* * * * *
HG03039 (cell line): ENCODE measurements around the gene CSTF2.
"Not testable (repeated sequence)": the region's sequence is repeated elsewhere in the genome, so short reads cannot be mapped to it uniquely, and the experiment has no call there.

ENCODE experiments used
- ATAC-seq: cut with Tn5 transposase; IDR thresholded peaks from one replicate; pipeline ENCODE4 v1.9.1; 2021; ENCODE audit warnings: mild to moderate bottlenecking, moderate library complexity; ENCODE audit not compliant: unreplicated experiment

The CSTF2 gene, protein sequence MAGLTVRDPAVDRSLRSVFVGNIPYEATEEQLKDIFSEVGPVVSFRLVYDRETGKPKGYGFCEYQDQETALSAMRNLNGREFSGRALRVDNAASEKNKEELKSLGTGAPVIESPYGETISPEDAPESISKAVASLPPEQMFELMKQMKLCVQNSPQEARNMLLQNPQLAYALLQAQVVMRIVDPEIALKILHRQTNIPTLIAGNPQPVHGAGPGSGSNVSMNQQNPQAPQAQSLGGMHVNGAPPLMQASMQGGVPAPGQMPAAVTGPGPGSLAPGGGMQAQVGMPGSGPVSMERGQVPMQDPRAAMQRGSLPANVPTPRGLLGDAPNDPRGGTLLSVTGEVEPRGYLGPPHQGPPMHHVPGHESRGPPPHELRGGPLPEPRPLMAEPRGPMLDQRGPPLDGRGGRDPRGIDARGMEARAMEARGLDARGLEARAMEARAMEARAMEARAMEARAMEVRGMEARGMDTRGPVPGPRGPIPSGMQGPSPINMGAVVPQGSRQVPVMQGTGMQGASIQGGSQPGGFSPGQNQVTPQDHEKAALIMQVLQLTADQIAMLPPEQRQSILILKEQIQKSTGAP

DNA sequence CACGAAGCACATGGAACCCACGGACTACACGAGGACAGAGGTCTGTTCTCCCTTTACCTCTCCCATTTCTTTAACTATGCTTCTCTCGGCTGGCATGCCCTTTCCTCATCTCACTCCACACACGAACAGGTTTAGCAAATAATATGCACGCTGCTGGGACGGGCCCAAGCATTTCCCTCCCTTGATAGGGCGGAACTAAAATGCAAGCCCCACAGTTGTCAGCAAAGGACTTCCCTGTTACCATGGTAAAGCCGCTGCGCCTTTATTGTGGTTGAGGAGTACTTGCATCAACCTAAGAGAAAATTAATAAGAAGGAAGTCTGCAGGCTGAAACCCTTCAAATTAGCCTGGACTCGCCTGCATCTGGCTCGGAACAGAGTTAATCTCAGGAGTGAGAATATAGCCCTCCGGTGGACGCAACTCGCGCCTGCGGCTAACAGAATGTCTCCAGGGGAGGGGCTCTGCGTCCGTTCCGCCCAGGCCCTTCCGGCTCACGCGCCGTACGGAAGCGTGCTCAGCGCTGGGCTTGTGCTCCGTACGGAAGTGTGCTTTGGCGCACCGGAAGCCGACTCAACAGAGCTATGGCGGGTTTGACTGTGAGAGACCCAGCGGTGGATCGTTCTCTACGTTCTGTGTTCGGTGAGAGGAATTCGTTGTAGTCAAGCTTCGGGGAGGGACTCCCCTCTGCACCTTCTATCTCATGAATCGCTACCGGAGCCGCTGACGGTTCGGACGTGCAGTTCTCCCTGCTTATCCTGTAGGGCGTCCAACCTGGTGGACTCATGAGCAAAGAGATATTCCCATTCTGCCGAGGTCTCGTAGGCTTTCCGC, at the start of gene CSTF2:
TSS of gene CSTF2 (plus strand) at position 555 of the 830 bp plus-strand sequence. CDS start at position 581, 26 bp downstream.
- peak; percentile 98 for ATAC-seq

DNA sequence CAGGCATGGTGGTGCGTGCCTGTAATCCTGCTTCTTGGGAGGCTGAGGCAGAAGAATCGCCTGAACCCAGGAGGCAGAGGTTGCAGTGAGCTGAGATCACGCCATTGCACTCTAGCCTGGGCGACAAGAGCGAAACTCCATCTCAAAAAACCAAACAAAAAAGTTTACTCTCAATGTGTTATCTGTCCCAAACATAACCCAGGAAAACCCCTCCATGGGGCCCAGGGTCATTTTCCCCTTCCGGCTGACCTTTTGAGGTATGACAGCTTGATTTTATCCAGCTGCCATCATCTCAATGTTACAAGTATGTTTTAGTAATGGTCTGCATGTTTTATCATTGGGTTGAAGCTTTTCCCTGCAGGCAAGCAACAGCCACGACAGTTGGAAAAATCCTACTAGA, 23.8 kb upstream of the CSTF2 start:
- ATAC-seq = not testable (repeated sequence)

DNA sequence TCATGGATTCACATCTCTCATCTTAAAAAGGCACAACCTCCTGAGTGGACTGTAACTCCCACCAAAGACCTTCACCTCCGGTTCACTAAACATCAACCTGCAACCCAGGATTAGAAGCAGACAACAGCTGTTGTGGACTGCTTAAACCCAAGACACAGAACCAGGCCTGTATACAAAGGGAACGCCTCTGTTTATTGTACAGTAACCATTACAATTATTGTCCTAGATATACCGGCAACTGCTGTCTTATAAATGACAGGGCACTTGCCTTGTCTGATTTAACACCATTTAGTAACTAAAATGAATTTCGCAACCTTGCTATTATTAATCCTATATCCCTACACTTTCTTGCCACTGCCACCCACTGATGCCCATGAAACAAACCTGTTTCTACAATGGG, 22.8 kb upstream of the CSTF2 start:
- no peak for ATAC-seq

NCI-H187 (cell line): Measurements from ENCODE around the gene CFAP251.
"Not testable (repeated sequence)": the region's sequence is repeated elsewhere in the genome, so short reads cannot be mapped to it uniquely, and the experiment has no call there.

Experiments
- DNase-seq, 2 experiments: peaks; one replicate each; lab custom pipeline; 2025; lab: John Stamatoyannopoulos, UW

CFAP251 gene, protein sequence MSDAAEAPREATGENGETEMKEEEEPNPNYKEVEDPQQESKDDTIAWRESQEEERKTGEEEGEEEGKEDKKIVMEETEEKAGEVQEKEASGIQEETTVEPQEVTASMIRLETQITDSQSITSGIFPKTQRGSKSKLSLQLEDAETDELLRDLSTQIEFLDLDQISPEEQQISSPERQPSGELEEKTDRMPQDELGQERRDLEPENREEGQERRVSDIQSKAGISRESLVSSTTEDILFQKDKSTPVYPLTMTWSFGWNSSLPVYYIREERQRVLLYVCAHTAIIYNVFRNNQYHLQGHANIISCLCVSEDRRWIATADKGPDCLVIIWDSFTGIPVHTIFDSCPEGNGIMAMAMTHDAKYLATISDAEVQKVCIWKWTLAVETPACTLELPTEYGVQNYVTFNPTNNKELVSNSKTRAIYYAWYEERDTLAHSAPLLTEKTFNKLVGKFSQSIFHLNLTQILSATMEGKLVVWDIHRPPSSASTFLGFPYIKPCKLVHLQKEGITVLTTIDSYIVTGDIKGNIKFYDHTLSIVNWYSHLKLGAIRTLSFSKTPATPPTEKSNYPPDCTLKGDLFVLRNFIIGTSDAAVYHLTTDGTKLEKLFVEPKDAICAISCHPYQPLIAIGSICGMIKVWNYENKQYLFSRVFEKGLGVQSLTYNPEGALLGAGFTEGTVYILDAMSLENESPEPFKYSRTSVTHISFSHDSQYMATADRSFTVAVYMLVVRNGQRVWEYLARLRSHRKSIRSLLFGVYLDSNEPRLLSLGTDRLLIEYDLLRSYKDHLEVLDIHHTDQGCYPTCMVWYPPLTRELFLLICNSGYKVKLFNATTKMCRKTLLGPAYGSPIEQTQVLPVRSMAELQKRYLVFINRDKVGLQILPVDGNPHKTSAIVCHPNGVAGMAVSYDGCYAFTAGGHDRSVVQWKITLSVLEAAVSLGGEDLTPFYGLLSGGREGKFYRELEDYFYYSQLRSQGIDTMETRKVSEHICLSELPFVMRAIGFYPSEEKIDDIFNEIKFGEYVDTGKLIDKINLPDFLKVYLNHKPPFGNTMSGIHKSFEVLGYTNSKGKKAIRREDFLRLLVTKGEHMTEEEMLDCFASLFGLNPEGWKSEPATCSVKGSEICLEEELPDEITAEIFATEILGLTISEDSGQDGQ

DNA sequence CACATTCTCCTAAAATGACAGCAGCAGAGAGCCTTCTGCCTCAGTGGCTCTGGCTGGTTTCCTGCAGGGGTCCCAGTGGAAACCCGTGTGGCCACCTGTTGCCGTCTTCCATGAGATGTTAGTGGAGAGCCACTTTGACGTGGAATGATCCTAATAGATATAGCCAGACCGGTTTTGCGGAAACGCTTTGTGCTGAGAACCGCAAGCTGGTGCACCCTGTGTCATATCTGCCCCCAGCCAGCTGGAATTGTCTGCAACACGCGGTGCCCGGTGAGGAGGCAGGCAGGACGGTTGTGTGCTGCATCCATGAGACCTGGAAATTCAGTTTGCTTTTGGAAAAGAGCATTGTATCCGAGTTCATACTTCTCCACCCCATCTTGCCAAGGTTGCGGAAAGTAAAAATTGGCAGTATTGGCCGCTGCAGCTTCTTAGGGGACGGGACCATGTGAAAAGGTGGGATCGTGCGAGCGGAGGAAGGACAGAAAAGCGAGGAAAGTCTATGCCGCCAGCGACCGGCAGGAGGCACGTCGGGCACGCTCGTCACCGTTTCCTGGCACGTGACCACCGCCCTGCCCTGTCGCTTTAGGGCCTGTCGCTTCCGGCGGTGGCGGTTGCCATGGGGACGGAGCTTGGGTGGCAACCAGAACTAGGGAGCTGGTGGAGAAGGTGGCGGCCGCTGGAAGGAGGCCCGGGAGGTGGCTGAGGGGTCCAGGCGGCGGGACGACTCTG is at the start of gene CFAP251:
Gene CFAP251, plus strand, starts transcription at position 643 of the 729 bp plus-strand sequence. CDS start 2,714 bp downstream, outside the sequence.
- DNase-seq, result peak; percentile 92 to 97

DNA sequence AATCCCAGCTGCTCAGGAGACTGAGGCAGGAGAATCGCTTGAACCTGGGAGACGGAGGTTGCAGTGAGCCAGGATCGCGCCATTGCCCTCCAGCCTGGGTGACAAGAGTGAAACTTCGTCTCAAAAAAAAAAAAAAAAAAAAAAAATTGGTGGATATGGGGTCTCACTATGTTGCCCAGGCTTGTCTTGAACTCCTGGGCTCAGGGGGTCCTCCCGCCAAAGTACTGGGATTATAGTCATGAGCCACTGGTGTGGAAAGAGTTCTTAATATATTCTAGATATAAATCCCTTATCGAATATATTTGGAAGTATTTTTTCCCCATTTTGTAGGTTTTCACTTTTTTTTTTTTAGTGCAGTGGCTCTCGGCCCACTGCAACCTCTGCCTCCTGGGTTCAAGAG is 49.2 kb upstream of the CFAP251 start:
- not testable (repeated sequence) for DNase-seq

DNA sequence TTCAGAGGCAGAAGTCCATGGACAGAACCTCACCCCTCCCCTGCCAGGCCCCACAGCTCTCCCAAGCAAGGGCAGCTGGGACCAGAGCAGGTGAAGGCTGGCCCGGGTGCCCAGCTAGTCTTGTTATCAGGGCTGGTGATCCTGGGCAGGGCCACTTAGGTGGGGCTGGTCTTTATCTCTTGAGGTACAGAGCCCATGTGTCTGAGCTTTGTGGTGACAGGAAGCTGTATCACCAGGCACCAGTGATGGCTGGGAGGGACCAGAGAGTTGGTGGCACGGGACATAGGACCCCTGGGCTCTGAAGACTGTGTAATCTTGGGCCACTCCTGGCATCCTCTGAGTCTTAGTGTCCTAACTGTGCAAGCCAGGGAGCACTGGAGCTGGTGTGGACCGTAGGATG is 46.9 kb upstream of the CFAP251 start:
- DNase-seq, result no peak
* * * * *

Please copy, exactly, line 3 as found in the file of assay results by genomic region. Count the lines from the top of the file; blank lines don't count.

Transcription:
ENCODE experiments used